The new report raises more questions about Trump’s nominee, who was already facing bipartisan skepticism about his ability to lead one of the largest and most-troubled federal agencies.   

A confirmation hearing for Jackson scheduled for Wednesday was postponed earlier in the week when allegations of workplace misconduct first became public. Tester expanded on those allegations in an interview Tuesday evening on NPR, saying Jackson was "repeatedly drunk while on duty" and screamed at and belittled his staff.

Senators haven’t said that the allegations are enough to sink Jackson’s nomination, and both Tester and committee chairman Johnny IsaksonJohn (Johnny) Hardy IsaksonLeaders nix recess with no shutdown deal in sight Senators offer measure naming Saudi crown prince 'responsible' for Khashoggi slaying Georgia’s midterm elections reveal historic voter realignment MORE (R-Ga.) have indicated they would still like to see Jackson get a hearing.

“Oh, I think there’s a possible he could be confirmable. Now, he has some issues other than these issues that I think both sides of the aisle are concerned about," Tester said in an MSNBC interview Wednesday.

None of the allegations have been fully confirmed by the committee, and some senators have expressed concern about the nature of the anonymous claims against Jackson. 

“There’s a lot of allegations out there… I’ve seen none of them, I’ve seen no one who’s come forward,” Sen. Jerry MoranGerald (Jerry) MoranOn The Money: Shutdown Day 26 | Pelosi calls on Trump to delay State of the Union | Cites 'security concerns' | DHS chief says they can handle security | Waters lays out agenda | Senate rejects effort to block Trump on Russia sanctions Senate rejects effort to block Trump on Russia sanctions Overnight Defense: Trump faces blowback over report he discussed leaving NATO | Pentagon extends mission on border | Senate advances measure bucking Trump on Russia sanctions MORE (R-Kan.) said. “I’ve seen no report that demonstrates that any allegations have merit.”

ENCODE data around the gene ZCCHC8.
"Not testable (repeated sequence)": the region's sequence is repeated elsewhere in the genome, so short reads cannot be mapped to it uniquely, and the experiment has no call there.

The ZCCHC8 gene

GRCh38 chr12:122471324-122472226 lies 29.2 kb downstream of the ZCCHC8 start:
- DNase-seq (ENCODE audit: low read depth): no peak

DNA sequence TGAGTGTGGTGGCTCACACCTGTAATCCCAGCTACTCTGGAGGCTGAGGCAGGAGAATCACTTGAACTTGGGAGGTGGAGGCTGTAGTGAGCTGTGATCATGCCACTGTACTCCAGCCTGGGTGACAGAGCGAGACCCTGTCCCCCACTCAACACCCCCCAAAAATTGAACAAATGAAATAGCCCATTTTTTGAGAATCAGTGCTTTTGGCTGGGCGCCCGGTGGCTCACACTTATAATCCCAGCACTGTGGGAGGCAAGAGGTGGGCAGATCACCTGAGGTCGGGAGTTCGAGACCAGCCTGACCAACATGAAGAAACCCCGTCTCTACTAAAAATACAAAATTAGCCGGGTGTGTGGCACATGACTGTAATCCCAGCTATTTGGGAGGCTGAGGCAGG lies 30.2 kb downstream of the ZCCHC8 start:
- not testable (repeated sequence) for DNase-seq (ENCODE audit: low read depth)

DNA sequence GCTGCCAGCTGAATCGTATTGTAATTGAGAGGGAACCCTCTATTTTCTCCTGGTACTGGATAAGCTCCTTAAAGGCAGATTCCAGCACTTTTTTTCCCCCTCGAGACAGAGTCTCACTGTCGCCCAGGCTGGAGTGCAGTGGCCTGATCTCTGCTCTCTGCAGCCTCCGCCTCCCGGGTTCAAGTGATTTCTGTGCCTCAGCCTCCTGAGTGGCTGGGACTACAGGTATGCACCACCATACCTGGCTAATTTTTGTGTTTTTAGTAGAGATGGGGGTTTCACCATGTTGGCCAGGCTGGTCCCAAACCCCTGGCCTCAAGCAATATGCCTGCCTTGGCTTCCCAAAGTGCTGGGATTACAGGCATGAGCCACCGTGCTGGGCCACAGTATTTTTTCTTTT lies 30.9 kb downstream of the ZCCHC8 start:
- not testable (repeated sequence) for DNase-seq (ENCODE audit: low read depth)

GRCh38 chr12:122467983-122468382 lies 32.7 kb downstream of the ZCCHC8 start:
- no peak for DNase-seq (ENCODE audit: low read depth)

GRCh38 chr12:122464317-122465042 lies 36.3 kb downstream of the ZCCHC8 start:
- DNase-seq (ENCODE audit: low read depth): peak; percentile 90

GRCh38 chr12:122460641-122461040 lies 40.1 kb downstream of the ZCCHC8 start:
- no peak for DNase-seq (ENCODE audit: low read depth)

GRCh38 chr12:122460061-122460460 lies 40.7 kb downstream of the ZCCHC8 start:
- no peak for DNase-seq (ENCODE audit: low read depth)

Jackson, an active-duty Naval officer, served as White House physician during the past three administrations. He was promoted to serve as the physician to former President Obama and is currently Trump’s doctor. Prior to his service in the White House, Jackson was a combat medic in Iraq. 

The White House has mounted a full defense of Jackson and has requested that senators reschedule his confirmation hearing as soon as possible. 

That defense began on Tuesday night, when administration officials distributed handwritten notes of praise from President Obama, saying Jackson " has earned my complete trust and respect." 

A senior administration official said the accusations against Jackson were coming from a “bitter ex-colleague who was removed from his job.”

White House press secretary Sarah Huckabee Sanders on Wednesday continued to back Jackson, saying record is “impeccable” and that he was aggressively vetted. 

“He has received more vetting than most nominees,” Sanders said.

Neither Sanders nor Jackson commented on allegations first reported by CNN that Jackson once drunkenly banged on the door of a staff member’s hotel room in the middle of the night while on an overseas trip.

Jordan Fabian and Brett Samuels contributed to this report which was updated at 8:35 p.m.

2018-04-25 SVAC Summary of Allegations on Scribd